Wildlife Habitat Ecology Lab Logo
Employer: Montana State University

Location: Glasgow, MT

Employment Duration: Successful applicants can expect employment from approximately March 15 – June 15, 2018. Employment extensions may be possible dependent on need and technician performance.

Compensation:  A salary of $2000 / month will be provided, in addition to free shared research housing.  Work vehicles will be provided for transport between field sites and field housing.  Transportation to and from Glasgow, MT before and after the field season will not be provided.

Job Description:  Three seasonal technicians needed for a study evaluating habitat selection, movements, and demography of greater sage-grouse in scenic northcentral Montana.  Duties will include: assisting with the capture of sage-grouse, conducting radio-telemetry, monitoring nests and broods, and measuring habitat conditions.  These tasks require individuals who are mentally and physically prepared for long days in the field and various environmental adversities. Such adversities could include: night work, challenging backcountry navigation, UV radiation, biting insects, rugged terrain, harsh cold weather, and wild animals. Applicants should have positive attitudes and the ability to remain diligent about repetitive outdoor tasks where focus must be maintained for long periods. We will be consistently immersed in the sagebrush-steppe so some experience with and knowledge of this ecosystem type is beneficial.  Applicants must be comfortable both working in groups and independently.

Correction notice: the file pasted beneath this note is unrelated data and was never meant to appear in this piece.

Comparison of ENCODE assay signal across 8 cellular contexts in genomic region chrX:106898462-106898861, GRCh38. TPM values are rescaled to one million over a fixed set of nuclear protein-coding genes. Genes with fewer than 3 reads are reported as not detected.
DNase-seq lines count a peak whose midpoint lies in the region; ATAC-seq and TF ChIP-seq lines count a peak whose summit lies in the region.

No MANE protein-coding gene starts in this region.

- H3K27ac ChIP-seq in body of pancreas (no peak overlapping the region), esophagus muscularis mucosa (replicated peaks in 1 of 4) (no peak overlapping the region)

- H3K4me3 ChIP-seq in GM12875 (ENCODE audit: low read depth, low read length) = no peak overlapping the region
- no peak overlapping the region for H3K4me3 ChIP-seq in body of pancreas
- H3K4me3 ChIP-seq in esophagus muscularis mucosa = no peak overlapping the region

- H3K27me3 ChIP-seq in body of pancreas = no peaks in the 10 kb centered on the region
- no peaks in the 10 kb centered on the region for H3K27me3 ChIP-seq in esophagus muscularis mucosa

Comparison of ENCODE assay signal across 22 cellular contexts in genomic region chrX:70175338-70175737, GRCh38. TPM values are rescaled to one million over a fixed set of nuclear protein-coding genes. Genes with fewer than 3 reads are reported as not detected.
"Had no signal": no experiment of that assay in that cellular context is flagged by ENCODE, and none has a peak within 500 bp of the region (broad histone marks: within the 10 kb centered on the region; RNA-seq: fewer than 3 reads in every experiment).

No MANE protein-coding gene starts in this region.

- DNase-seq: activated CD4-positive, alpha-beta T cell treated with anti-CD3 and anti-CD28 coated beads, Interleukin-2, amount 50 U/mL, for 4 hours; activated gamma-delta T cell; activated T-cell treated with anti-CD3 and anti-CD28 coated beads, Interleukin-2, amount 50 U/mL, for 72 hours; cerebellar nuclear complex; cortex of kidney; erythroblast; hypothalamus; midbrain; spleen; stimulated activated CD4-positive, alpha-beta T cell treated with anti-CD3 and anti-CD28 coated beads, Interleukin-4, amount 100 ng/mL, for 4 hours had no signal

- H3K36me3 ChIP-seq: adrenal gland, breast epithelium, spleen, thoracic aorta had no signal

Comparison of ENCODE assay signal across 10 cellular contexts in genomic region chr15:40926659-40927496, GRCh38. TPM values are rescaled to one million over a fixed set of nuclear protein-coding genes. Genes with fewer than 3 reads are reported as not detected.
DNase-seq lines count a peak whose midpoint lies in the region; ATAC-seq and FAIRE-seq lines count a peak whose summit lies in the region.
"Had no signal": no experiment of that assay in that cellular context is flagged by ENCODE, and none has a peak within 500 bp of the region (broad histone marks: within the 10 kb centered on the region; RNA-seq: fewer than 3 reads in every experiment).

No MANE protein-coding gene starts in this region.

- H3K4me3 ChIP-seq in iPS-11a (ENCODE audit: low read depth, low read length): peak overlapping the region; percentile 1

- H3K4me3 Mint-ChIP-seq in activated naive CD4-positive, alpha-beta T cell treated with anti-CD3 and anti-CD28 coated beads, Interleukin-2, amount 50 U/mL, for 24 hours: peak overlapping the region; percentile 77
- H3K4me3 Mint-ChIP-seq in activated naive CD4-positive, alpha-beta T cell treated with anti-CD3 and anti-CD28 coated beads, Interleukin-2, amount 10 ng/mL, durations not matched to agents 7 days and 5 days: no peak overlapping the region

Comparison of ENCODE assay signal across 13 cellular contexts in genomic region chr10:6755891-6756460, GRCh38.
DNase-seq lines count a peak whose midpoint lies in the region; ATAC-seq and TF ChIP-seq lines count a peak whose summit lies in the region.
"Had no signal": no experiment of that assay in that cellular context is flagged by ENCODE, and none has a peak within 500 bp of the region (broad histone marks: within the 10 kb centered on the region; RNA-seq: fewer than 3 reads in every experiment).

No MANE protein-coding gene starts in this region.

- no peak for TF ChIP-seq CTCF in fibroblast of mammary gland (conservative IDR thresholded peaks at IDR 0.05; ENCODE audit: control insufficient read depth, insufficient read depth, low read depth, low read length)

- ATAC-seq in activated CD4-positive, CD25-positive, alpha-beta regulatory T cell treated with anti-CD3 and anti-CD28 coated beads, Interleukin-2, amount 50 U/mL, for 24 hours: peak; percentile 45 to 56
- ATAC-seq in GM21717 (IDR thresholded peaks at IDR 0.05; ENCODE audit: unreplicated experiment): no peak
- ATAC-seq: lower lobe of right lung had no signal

Qualifications:  A positive attitude, excellent work ethic, and motivation to contribute to conservation science. Experience handling wild animals, especially large birds, is desirable. Preference will be given to applicants with experience with radio-telemetry and trapping and handling sage-grouse, and applicants with training and experience conducting habitat inventories or vegetation surveys.  Applicants familiar or trained in BLM’s Assessment, Inventory, and Monitoring protocol are highly desirable. Applicants must have a valid driver’s license and clean driving record.  Other desirable areas of expertise include:

  • operating four wheel drive vehicles in rugged terrain
  • navigating with GPS receivers, as well as maps and a compass     
  • first aid training and practiced wilderness safety habits
  • exceptional organization and proven data-handling skills   
  • communicating effectively with co-workers to help ensure crew health and project success 

Schedule:  The work schedule will be adaptively managed by the graduate student leading field research. The nature of large scale field work typically necessitates long hours in the field.  Rain and snow may postpone field efforts but working in bouts of inclement weather should be expected. Days off may include a disproportionate amount of rainy or snowy days which may make study area roads impassable.

Application Instructions:  Prepare a cover letter and resume. The cover letter should describe your relevant experience and interest in this position. Resumes should be no more than two pages and should include at least three references. Send these application materials as a Microsoft Word document or PDF to Trapper Haynam at Haynam@yellowstoneresearch.org.

 

Applications due no later than February 1 and will be reviewed as they are received.